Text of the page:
Beach-friendly Earth-like Exoplanets
17. listopadu 2022
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A new study shows that exoplanets like our Earth, with oceans and beaches, might be more common than we thought – especially around red dwarfs. But what does having ‘beaches’ on other planets mean and what do they tell us about life on these planets?

To have liquid water on its surface, a planet needs to orbit the host star from a certain ‘range of distance’ where the temperature is just right. This range is known as the 'habitable zone', where life can possibly grow. When a planet is within this 'habitable zone', the interaction between its seas and land allow natural processes that help maintain a climate to support life, just like on our Earth.

The thing is that not all planets in the habitable zone have life or even water on them. Until now, astronomers thought it would be extremely rare to find such beach-friendly planets in the habitable zone of other stars.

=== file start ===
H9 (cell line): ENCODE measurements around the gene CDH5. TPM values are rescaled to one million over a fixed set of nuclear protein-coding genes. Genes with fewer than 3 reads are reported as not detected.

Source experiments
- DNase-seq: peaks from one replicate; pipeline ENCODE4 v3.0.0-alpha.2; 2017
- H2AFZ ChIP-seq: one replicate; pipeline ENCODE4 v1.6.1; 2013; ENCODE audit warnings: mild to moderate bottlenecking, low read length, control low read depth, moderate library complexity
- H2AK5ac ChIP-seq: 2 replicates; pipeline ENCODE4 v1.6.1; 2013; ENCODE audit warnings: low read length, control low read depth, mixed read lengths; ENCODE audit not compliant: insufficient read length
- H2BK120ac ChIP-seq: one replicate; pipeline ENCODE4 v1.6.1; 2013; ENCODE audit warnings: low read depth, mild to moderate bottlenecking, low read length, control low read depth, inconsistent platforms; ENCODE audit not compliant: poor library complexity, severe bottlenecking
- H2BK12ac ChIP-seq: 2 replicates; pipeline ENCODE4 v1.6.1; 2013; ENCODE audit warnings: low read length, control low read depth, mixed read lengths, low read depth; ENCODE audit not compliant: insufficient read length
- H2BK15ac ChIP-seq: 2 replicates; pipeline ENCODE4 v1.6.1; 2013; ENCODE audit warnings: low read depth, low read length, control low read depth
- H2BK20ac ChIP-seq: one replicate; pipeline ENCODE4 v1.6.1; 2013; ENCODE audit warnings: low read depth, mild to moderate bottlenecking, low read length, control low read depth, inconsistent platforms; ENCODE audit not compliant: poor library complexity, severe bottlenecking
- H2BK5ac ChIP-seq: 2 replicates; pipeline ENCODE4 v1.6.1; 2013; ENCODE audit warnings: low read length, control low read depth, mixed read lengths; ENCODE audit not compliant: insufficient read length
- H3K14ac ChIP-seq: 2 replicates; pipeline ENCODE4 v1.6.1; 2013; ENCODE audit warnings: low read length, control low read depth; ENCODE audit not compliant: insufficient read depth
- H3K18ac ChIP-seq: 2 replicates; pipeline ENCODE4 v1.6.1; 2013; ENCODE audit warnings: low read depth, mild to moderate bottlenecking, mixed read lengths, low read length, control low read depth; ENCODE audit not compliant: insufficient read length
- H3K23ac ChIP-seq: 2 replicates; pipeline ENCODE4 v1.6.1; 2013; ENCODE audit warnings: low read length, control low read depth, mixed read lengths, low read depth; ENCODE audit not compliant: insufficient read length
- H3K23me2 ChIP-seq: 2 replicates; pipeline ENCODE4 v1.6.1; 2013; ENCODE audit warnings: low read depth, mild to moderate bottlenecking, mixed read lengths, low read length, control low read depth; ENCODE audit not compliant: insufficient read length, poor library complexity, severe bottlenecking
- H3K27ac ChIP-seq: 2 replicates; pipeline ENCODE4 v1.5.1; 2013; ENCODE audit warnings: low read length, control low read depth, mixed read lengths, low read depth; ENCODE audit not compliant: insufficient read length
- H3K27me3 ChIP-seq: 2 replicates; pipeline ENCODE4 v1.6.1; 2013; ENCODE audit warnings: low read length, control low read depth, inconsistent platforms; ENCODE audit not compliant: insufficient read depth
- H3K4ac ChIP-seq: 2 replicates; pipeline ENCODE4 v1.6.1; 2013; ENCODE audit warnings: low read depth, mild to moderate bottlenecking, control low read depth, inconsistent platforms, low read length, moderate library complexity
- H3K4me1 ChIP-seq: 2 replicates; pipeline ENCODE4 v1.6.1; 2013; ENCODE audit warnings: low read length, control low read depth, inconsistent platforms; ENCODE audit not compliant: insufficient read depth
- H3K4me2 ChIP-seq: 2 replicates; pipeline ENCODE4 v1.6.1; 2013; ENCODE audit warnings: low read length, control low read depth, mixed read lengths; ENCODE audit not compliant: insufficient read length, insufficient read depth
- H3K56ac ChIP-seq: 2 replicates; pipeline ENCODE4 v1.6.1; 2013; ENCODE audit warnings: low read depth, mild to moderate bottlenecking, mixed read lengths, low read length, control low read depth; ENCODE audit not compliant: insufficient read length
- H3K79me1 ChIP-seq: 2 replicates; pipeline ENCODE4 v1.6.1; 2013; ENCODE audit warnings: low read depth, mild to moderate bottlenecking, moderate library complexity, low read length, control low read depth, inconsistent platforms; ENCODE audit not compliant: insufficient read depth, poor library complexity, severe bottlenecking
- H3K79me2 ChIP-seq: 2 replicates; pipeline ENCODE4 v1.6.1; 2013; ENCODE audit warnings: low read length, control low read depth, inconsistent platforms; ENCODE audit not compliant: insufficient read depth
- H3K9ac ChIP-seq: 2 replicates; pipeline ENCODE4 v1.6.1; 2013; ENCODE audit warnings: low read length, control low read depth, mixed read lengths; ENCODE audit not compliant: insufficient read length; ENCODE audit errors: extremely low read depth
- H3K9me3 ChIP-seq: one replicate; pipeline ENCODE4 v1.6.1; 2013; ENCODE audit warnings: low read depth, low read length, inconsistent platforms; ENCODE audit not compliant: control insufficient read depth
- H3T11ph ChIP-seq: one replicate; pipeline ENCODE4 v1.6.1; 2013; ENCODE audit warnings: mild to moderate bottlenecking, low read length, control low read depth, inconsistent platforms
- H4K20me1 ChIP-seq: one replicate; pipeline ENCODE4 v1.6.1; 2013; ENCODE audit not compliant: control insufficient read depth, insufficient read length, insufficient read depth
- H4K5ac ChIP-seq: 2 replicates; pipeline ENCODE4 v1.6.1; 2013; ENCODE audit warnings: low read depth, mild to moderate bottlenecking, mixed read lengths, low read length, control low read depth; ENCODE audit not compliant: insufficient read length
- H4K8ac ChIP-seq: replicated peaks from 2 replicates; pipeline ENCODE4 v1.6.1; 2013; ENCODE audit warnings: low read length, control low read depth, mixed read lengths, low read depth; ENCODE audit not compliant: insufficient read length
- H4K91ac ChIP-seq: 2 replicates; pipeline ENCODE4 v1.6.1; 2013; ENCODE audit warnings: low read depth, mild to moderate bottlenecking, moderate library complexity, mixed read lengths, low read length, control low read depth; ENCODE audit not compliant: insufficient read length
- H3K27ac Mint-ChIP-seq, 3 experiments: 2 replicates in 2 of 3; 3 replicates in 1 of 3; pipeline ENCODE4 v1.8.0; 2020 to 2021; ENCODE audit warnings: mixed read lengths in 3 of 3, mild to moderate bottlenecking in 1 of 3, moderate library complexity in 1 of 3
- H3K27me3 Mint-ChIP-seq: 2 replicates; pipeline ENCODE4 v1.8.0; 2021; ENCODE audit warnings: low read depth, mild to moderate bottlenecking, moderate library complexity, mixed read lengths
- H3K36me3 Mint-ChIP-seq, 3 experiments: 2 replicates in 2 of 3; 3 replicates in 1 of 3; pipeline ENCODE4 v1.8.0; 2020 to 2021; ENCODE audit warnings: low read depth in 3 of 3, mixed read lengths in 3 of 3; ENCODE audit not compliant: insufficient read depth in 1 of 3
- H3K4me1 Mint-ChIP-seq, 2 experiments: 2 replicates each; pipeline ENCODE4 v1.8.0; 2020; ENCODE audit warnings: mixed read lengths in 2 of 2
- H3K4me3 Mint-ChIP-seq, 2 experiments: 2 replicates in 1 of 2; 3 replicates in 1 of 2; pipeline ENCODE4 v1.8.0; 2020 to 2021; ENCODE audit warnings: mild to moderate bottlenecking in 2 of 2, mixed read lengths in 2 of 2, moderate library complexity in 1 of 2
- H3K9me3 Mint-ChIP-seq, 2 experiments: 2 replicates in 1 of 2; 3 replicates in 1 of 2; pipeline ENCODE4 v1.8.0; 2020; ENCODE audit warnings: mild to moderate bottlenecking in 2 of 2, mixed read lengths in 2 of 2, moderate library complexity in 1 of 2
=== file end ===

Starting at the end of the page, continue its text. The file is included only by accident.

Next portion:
Recently the team led by Tadahiro Kimura from the University of Tokyo and Masahiro Ikoma from the National Astronomical Observatory of Japan (NAOJ) developed a new simulation and got some positive results. 

By studying water resulting from interactions between the hot, molten surface of a young planet and its early atmosphere, the team found that the water content in planets ranges much wider than expected. The study then goes on to show that within this range, there could be more of these Earth-sized planets in the habitable zones of red dwarfs with enough water to support an ideal climate.

This is a very good sign for future exoplanet survey missions such as TESS and PLATO, expecting to find other ‘Earth-like’ exoplanets before the end of the decade.

Image: Artist’s impression of the molten surface of a young planet reacting with its atmosphere to form water vapor. Credits: Tadahiro Kimura


"Cool" zajímavost

It has been 30 years since the discovery of the first exoplanets. More than 5,000 planets are now confirmed to exist beyond our solar system, and over 1500 of them are super-Earths.

This Space Scoop is based on a Press Release from NAOJ .

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